The Three Olympic Medals

The History of Olympic Medals

The Olympic Games is an ancient tradition, dating back to the Greek Olympiads of 776 B.C. However, the history of Olympic medals is not quite as old - the first Olympic games to actually use medals as prizes was the games of 1896, where the winners received silver, and the runner-up bronze. Before that, in the ancient Greek's games, the prizes consisted of simple olive wreaths, which were considered the highest honor one could receive.

Olympic Medals Through the Ages

As mentioned, the first appearance of Olympic medals were in the first modern games of 1896. Since then, the medals have not stayed the same, but have differed a lot in size, looks and even material. Every game has had its own unique medal design, ranging from squares, to donut shapes, to weird looking blobs.

The only thing that has shifted more than the design is the material of the medals, which weren't always gold, silver and bronze.  In one year's Olympic games, the medals were actually made up almost entirely of glass. And in the 1900 games in Paris, they even replaced the medals with various other prizes for the winners - for instance, one runner-up pole-vaulter won an umbrella. It was only in 1904 that the standard awards were assigned as gold, silver and bronze.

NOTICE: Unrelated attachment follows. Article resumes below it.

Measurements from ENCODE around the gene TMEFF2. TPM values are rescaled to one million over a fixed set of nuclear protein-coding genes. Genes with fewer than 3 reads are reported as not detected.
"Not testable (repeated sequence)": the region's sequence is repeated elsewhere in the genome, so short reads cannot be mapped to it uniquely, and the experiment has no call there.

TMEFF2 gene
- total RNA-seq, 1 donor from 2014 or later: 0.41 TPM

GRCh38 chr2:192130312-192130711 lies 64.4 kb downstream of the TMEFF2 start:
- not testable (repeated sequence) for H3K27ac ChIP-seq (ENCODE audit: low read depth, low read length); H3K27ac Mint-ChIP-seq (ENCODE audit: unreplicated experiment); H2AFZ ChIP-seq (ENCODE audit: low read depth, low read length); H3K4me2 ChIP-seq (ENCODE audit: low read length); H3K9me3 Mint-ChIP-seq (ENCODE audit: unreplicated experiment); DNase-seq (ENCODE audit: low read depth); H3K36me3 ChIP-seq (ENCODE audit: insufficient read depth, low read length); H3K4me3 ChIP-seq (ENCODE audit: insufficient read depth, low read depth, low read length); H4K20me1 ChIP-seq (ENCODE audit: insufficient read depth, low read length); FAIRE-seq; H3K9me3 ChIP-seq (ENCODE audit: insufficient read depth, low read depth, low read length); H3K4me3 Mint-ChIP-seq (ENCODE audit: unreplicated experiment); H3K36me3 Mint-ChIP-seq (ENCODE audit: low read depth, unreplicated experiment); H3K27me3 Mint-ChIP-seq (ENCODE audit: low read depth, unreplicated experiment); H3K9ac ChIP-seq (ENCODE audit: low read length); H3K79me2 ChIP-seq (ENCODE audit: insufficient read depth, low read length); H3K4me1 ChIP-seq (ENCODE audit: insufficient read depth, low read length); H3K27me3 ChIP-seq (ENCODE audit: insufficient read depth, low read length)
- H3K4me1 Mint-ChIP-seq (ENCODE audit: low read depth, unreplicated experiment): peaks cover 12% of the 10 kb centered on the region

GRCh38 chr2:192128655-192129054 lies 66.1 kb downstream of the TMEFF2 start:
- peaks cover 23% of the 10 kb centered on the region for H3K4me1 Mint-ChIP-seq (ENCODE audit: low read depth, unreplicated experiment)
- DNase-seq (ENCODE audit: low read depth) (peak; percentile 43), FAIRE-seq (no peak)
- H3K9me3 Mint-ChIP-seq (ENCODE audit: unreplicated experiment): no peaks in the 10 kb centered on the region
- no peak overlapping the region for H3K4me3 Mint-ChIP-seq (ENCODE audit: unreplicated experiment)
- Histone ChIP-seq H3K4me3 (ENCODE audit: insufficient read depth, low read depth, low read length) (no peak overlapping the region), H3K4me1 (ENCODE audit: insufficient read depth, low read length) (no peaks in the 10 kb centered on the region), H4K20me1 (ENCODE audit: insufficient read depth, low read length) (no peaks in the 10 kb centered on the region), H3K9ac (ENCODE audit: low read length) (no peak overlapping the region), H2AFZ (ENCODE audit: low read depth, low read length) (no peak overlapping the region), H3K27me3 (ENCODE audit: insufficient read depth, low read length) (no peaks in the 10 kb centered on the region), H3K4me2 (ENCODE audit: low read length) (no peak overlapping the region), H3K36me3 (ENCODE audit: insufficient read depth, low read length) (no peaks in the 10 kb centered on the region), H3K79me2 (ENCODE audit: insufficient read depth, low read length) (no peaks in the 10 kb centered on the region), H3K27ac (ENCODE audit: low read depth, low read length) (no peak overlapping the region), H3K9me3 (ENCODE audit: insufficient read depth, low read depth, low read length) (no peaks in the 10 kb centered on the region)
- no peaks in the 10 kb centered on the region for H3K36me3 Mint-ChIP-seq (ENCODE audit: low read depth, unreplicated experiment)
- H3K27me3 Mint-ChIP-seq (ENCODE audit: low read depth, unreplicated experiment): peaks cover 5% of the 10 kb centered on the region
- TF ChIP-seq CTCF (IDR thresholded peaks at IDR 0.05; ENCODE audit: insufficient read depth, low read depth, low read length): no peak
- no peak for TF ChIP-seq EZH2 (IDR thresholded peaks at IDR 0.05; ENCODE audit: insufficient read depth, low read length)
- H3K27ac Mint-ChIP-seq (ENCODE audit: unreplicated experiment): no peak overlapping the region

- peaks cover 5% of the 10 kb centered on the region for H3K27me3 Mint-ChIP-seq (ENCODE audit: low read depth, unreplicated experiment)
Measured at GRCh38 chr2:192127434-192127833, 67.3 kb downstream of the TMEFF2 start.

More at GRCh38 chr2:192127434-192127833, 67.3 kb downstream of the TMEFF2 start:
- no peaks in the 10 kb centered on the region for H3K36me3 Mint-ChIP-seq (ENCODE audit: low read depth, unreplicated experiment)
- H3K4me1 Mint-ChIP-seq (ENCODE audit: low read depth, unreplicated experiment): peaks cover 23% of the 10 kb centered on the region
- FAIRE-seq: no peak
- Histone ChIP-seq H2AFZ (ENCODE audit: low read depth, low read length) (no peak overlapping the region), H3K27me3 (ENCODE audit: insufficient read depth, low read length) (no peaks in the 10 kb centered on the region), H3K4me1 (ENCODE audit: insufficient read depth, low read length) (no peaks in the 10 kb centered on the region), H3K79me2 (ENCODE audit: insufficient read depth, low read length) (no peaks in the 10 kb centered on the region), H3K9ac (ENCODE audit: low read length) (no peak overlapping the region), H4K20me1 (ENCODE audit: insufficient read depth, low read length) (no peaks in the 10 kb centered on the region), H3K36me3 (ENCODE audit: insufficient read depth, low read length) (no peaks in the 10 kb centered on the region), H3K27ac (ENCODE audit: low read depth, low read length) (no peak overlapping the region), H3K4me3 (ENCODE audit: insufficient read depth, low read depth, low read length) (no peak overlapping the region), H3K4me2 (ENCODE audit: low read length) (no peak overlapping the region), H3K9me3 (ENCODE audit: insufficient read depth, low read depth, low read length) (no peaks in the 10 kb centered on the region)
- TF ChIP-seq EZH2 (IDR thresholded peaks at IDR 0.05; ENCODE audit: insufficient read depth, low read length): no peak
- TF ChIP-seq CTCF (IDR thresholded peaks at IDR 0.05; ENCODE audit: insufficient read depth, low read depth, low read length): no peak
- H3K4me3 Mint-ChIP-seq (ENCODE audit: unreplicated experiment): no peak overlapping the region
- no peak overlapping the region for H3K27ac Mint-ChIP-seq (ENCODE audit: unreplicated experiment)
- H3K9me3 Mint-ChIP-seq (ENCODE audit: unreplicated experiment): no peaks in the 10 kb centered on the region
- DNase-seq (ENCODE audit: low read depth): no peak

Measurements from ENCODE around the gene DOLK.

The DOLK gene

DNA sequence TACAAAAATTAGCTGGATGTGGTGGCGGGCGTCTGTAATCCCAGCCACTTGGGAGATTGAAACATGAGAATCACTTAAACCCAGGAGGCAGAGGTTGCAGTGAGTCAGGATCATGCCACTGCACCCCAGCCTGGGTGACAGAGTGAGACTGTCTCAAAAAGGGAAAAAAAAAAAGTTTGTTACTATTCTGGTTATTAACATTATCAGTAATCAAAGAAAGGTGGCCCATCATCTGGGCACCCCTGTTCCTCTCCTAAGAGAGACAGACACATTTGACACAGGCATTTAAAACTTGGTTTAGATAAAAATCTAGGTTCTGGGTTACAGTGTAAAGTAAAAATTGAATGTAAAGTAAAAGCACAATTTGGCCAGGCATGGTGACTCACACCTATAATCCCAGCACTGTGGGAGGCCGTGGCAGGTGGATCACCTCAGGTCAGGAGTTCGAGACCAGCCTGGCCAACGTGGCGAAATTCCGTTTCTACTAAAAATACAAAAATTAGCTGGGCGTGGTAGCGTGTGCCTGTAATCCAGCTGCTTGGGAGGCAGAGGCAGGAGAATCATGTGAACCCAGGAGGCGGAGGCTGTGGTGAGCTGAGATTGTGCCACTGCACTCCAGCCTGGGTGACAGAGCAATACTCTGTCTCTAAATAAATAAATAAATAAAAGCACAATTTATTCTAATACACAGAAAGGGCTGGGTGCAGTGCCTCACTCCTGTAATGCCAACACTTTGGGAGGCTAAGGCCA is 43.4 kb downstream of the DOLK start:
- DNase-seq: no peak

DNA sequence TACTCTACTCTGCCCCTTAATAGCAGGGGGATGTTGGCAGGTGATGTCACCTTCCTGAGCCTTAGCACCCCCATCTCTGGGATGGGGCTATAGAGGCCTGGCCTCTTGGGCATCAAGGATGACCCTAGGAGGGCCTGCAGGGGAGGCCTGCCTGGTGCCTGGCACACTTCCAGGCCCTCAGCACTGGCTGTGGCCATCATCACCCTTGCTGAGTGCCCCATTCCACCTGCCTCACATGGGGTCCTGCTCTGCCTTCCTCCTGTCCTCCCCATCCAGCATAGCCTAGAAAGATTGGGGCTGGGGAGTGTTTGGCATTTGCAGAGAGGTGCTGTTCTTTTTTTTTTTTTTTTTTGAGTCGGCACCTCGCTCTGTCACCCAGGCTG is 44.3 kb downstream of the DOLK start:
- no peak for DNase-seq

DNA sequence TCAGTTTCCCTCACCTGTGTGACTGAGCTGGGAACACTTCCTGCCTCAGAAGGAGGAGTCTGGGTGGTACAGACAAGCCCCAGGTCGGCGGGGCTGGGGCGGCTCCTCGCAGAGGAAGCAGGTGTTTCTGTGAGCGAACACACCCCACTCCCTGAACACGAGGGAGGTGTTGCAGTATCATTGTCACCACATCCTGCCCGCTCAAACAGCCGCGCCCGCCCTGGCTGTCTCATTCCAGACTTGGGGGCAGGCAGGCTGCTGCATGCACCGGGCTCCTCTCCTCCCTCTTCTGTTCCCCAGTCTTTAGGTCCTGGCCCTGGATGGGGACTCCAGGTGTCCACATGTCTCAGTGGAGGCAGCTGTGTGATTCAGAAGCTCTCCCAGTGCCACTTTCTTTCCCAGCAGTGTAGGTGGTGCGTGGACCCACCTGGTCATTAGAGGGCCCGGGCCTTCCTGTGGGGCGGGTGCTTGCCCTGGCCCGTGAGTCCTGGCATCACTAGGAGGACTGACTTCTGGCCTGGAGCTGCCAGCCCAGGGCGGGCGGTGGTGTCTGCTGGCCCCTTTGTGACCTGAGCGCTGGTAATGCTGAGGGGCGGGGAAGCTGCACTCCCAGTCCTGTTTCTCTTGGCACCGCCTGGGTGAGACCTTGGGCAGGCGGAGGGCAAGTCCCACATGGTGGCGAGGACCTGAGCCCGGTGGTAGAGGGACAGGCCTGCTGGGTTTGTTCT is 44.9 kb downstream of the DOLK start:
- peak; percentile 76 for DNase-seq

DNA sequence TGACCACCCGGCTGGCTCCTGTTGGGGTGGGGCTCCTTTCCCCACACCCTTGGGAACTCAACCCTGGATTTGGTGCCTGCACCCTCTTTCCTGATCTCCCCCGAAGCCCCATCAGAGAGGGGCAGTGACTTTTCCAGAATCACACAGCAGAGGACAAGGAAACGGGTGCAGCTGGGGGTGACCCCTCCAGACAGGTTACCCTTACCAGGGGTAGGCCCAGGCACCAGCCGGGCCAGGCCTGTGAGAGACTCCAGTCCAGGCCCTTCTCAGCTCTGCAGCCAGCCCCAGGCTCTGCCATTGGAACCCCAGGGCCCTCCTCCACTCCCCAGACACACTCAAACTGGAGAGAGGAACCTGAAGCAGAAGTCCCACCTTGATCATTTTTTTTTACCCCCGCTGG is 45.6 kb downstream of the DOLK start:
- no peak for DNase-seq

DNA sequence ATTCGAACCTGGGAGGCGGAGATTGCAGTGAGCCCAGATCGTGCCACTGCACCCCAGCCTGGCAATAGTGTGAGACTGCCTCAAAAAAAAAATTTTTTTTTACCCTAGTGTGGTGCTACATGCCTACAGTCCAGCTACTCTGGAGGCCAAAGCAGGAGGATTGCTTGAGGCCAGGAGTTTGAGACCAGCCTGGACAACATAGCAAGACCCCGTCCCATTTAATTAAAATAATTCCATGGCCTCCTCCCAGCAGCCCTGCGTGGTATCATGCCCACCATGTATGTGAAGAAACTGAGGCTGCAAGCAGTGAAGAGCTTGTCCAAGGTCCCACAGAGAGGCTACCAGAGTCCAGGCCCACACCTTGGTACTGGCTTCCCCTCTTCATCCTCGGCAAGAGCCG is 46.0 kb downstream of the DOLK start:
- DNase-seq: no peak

Today's gold medals aren't even made entirely of gold, but are merely gold plated silver.  

Meaning Behind the Medals

As previously mentioned, the ancient Greek Olympics didn't award medals to the victors, but olive wreaths instead. This wasn't because they didn't have fancy metals to make medals from back then - quite the contrary! The reason they had a simple olive wreath as award was because the ancient Greeks believed that fighting for honor was a much more noble cause than fighting for possession. As a symbol of this, nothing of actual value was ever handed out as awards in their games - only honor could be won.

Since the start of the modern Olympic games however, the awards have always had material value, and have a completely different meaning than in the ancient games. Somewhat inspired by the Greeks, the modern games award medals based on the three Ages of Man from Greek mythology. The gold medal symbolizes the Golden Age, when men lived among the gods, the silver medal symbolizes the Silver Age, when youth lasted a hundred years, and the bronze medal symbolizes the Bronze Age, which was the era of heroes.

So although the awards as well as the motives behind them have changed through the history, at least some part of the Greek heritage remains in them - even though it's an entirely unrelated part of their culture.